The new construction system has really come together this week. We’re really excited about getting it into your hands. We also completed automatic Workshop downloads on the client and the server. If you are working on a map and want to test it downloading from workshop, update your server and client to the devtest branch of steam. Then host a server with w- followed by your PublishedFileId.
host 12871 w-663477235
The server and any connecting clients should auto download the most up to date version of the map from steam.
Users who were having issues getting a PublishedFileId with the Steam uploader, I pushed out an update today that should fix the issue. When building the map, ensure you build for all platforms and that you have installed Windows, Linux and Mac build support when you installed Unity. If you aren’t sure, re-run the installer. Once you are ready for other people to see your map, you must set the visibility to public (it defaults to hidden).
I spent a few hours banging out a ladder system that mimics Counterstrike pretty closely and am pretty happy with the results. If Gav can get the construction piece sorted in time we “may” have ladders in this Friday’s patch!
For the rest of the week I will be in full test mode then back onto the ItemV2 update.
Construction construction construction! We have been implementing and testing a bunch of the assets I built last week, basically setting up their attachment points, volumes, rotational points etc then attempting to use them in game. There is often a lot of back an forth as new issues arise as we begin to add more pieces, like creating spaces between prefabs that we don’t have the ability to fill, or realizing that we need the ability to rotate a piece to accommodate a type of construction etc.
Note: Textures are placeholder
I’ve been keeping on working with Gavku on the new construction stuff. We’re starting to get into the satisfying part – making awesome buildings! I’ve also been working on a new UI to organise the rapidly growing assortment of attachments. It’s a tricky usability issue that’s taken some serious restructuring. We’ve ended up with a four-tier filter system, structured roughly as Category → Shape → Size → Material. You can see me selecting a normal, 3m wooden wall below (although forgive the work-in-progress icons, etc).
How a filter UI works is that parent elements determine what child elements are shown. You’ve probably used one before – like in eBay, when you’re refining your search for an item. Here, I’ve selected the wall category, which then shows me all the types of wall in the second row. Not all different types of wall have different sizes though, so selecting one that doesn’t will hide the third row. Similarly, selecting something that only has one material will hide the fourth row. It’s a vast improvement over the old grid-menu, which was pretty non-viable with the amount of attachments we’ve ended up with.
We also implemented partial attachment points, which are a very cool thing which you’ll probably never notice. But I think it’s cool. Basically, an attachment point can act like normal, and always show up when you place something down. Or, now, attachment points can be partial. In a sense, their only half, or a quarter, or whatever proportion of an attachment point. Another attachment needs to be placed in such a way that another attachment point overlaps it, with the same rotation, in order for the point to show up. So what’s the point of that? Consider placing a doorway on a foundation. Where do you put the attachment point? On a 4mx4m foundation, that’s easy – just put them right in the middle, on each edge. But now we’ve got a 2mx2m foundation – where do you put that attachment point then? It doesn’t really work out as nice, and you end up being able to put the doorway kind of half hanging off the edge of a foundation. But if we put half of a door-frame attachment point on each corner, then when we put multiple small foundations together, those points will overlap. So place two 2mx2m foundations next to each other, and their overlapping half door-frame points will overlap and create a whole new place to be able to place the door-frame. So what does that mean for you? tl;dr – attachment points are now smarter and will show up in more intuitive and sensible ways.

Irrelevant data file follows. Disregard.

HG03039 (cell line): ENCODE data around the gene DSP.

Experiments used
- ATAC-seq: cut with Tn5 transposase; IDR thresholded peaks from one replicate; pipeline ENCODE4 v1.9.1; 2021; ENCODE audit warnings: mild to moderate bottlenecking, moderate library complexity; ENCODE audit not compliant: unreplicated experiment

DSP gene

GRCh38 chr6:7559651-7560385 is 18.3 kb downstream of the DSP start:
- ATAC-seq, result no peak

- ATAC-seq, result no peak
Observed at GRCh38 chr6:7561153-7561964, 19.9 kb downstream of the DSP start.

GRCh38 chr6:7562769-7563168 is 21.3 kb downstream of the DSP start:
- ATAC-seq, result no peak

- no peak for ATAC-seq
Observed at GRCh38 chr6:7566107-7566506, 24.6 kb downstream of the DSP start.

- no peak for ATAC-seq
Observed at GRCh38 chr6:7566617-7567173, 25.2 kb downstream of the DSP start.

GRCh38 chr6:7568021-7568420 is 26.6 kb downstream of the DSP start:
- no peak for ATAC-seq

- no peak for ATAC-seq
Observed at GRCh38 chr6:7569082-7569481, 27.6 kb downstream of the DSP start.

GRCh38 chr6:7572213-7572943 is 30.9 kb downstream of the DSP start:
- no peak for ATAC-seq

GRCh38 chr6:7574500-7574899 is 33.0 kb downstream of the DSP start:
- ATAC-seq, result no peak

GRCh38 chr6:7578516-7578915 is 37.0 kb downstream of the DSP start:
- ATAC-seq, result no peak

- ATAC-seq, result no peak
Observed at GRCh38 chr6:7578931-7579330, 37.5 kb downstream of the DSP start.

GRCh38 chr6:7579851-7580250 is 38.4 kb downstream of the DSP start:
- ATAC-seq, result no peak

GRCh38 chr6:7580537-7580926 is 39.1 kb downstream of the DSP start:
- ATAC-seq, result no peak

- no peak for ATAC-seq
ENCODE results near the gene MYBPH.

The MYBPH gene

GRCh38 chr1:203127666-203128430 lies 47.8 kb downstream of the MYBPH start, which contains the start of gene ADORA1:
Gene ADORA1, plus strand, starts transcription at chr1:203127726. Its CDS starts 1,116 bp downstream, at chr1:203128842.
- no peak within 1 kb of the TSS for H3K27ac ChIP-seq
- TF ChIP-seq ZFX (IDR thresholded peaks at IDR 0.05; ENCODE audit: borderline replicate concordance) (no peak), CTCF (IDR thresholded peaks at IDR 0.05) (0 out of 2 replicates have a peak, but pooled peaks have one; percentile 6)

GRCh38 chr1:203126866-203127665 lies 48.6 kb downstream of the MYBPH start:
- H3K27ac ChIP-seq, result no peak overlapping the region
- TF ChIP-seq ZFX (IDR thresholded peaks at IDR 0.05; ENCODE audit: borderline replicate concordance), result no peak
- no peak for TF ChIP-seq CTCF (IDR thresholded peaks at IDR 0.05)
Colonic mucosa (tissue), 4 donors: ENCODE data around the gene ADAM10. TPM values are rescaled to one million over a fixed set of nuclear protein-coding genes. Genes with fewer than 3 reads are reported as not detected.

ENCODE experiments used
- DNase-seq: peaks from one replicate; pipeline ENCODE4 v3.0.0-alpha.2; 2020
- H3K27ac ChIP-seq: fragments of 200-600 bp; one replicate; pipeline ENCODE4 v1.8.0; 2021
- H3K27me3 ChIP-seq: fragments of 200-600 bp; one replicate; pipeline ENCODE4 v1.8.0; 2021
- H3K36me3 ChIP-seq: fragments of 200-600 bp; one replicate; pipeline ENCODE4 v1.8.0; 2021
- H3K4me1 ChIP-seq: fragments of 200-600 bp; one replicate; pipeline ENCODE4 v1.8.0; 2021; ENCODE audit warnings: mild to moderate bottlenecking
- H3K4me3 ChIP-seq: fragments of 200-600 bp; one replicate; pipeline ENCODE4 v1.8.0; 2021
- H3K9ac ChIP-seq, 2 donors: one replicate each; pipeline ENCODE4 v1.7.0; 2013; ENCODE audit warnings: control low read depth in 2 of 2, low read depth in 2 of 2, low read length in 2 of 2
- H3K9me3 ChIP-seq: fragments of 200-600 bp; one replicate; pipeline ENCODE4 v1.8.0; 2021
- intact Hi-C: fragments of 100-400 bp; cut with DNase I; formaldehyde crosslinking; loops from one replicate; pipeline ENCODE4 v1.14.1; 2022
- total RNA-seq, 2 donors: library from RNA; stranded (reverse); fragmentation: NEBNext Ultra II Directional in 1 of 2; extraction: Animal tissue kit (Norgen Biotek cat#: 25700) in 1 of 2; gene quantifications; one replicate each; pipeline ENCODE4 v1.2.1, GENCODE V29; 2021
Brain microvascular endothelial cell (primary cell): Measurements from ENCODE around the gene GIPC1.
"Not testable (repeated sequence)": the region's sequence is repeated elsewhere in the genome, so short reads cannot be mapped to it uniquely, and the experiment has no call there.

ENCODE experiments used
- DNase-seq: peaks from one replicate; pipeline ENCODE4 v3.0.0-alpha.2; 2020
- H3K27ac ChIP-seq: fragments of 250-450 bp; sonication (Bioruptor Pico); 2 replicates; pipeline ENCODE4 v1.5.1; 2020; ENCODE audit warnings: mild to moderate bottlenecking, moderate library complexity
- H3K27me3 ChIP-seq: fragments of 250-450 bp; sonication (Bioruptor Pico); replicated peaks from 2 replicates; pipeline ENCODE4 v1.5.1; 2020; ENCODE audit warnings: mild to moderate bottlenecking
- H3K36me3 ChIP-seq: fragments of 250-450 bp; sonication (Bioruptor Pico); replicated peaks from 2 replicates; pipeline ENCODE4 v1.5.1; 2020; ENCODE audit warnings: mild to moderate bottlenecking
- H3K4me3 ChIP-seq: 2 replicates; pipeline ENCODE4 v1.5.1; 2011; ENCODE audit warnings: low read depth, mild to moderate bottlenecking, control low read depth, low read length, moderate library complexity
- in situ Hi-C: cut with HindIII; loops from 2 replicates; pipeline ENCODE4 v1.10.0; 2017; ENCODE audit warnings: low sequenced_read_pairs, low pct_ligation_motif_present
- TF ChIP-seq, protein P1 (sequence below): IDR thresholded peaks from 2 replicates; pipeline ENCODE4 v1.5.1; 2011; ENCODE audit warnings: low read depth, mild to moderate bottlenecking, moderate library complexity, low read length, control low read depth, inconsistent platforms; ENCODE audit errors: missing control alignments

Something that I’ll definitely want to look into in the future is mod support for Construction attachments. This refactor has removed a lot of blockers that would have prevented modding being possible with the construction system. Now, the potential is there to allow the Steam Workshop support to tie in and allow people to upload custom construction pieces. I gave a quick screenshot in the last blog post of the editor UI I’ve created to create and edit construction attachments in a user friendly way. That’s had a fair bit more work done on it, and I think it’s ended up pretty intuitive. When we do start allowing modded construction attachments, we’ll be sure to include the already existing ones so you can see how they’re put together.
Unique is the word of my week. I have been toiling on some dressing pieces for the buildings, things to sell it at street level, larger things to make the buildings memorable.
The awnings on the buildings are starting to fill out the street level as seen below…
Creating memorable buildings is pretty important. Unique structures will allow players to keep their bearings whilst running round a city that uses a lot of the same shapes and textures. These are really helping to breath life into the city as well.
There are also construction pits that can be added modularly to create sub level areas. Most of the brain strain is behind me now I think. Dressing the city is really giving me a buzz as all the hard work starts to pay off. I’m looking forward to exploring this place and finding all the sneaky stash spots that evolved whilst creating it.